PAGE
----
Enough back-patting. My point is that homebuilder stocks are cyclical and volatile. Consider Beazer Homes USA (BZH, $15), an Atlanta-based builder, whose stock fell from $410 a share in January 2006 to $1.25 in March 2009. Even after seven straight years of losses, from 2007 through 2013, Beazer survived and now trades at $15

You can never get the bottoms and tops exactly right with homebuilders, but you can profit by closely observing history. Take Pulte, for example. Operating in 47 markets, Pulte builds and sells homes with an average price of $395,000, compared with a national median of $312,000. While the Great Recession officially began in December 2007, Pulte’s stock price, like Beazer’s, peaked about two years earlier; similarly, although the Case-Shiller index didn’t hit its cyclical low until 2012, Pulte stock bottomed close to a year earlier. Markets anticipate.So where are we in the cycle today? In 2017, shares of Pulte soared 82.9%; Beazer jumped 44.4%; D.R. Horton (DHI, $43), the largest homebuilder by revenue, rose 88.4%; and the iShares home-construction ETF that I recommended in 2011 increased 59.7%—all compared with a price increase of 21.8% for the benchmark Standard & Poor’s 500-stock index. So far in 2018, however, Pulte has fallen 8.1%, Beazer has dropped 21.5%, Horton is down 15.6%, and the ETF is off 9.7%, compared with a gain of 4.9% for the S&P.

Another bubble? What’s bothering investors may be the worry that history is repeating itself. For example, federal housing finance agencies are lowering their lending standards, just as they did during the mid 2000s. Two of my former colleagues at the American Enterprise Institute, Paul H. Kupiec and Edward J. Pinto, wrote in the Wall Street Journal in June that “the current pace of home-price inflation is increasing the risk of another housing bubble” and that the bubble is being fed by lower requirements for down payments—just 3% of home prices—by Freddie Mac, Fannie Mae and the Federal Housing Administration. Fannie also raised its debt-to-income limit to 50% last year, allowing people to take bigger loans, and new government regulations have, in effect, boosted credit scores for mortgage borrowers. The lower underwriting standards help fuel inflated home prices.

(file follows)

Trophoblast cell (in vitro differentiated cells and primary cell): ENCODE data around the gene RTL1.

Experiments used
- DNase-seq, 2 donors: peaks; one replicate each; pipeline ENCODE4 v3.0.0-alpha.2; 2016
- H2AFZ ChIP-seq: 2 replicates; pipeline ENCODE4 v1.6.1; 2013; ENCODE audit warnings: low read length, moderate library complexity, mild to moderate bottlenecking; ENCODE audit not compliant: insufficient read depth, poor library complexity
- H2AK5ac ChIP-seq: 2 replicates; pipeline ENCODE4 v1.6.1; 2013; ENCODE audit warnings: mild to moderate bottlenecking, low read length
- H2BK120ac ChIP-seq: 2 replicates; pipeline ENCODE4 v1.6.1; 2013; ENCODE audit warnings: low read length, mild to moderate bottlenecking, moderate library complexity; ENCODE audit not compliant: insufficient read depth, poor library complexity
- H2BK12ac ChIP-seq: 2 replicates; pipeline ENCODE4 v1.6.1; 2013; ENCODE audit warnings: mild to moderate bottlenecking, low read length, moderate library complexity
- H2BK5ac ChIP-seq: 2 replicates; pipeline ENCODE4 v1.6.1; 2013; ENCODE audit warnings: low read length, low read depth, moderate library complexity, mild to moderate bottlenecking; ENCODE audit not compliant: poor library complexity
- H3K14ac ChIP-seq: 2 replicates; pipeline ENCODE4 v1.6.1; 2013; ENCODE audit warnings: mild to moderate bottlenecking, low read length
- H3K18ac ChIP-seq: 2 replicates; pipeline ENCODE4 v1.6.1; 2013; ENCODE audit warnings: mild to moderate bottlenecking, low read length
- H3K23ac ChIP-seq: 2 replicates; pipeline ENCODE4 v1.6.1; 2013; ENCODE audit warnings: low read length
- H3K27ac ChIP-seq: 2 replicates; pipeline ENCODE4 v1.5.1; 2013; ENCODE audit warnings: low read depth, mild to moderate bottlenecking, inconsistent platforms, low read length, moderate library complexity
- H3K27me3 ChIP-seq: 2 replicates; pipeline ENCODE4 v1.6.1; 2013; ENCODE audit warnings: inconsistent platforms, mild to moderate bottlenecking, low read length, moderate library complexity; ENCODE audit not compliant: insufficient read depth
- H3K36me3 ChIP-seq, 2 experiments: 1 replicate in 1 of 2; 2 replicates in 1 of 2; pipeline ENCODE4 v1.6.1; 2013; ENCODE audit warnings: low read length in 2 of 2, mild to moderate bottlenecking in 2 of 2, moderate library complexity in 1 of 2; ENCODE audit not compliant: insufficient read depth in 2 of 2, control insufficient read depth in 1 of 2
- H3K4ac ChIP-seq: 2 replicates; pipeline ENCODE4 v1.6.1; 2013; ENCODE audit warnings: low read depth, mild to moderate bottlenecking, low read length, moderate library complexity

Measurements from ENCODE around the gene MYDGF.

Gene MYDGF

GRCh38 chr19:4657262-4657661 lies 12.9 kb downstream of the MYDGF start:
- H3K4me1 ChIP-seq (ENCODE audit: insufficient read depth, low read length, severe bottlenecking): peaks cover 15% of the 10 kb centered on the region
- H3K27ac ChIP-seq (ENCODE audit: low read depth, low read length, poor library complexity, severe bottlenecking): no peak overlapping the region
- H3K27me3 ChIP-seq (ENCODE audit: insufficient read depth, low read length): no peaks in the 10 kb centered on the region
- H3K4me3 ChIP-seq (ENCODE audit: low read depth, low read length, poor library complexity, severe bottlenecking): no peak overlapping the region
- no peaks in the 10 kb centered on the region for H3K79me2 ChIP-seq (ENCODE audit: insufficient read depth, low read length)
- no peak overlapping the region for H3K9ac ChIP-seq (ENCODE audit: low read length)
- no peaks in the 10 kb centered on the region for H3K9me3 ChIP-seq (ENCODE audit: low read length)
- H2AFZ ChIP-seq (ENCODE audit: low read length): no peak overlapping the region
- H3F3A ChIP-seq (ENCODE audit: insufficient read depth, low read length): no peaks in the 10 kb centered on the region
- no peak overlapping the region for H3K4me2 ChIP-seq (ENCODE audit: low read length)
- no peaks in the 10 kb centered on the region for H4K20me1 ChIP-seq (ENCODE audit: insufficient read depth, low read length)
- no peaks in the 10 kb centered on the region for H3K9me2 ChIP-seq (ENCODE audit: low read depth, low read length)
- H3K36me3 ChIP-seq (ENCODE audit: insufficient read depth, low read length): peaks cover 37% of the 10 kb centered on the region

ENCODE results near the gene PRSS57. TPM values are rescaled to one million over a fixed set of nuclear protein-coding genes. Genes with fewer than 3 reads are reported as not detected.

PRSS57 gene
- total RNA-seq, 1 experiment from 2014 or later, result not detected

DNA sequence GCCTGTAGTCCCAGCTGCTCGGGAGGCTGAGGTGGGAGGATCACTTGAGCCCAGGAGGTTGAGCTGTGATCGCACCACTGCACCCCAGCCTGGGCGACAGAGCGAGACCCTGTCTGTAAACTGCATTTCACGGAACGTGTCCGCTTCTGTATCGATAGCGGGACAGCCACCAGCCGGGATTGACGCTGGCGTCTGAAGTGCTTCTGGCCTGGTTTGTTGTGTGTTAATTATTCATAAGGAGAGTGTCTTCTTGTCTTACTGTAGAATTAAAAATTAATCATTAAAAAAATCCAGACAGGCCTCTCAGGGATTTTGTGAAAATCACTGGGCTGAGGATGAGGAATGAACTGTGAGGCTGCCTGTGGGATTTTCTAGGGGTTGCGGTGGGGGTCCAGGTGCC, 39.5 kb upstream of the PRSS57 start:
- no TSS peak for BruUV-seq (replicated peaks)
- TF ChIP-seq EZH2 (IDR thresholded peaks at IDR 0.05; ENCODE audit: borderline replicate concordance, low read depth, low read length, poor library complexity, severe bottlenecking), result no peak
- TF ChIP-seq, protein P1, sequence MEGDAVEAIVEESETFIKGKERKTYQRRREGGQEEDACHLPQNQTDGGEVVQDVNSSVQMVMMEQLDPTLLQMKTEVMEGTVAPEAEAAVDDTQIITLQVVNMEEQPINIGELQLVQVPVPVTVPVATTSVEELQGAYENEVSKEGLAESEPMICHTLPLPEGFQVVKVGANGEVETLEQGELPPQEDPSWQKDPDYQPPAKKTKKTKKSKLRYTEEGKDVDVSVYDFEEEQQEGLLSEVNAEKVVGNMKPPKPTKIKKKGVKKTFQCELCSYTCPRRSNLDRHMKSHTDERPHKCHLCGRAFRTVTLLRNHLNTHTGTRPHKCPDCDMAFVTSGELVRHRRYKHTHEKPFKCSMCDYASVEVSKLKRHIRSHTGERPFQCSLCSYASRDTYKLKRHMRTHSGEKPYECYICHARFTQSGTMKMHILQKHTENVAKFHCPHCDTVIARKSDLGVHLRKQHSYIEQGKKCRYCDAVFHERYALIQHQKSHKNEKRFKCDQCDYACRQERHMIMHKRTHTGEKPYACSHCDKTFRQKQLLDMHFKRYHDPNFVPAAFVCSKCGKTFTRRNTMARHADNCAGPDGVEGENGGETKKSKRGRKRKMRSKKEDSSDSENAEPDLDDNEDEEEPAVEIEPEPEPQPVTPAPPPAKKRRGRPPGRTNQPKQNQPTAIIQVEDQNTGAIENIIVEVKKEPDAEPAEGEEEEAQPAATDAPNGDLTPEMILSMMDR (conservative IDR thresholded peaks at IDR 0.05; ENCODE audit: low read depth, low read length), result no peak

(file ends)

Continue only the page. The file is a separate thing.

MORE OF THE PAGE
Also in common with the last time around, interest rates are rising. The 30-year fixed-rate mortgage in May, the most recent month reported by Freddie Mac, carried an average rate of 4.6%, compared with 3.6% two years earlier. As the economy grows briskly and the Federal Reserve continues to raise short-term rates, longer-term mortgage rates are likely to follow suit. A $500,000 mortgage requires monthly principal-and-interest payments of $2,387 at a rate of 4% and $2,998 at 6%.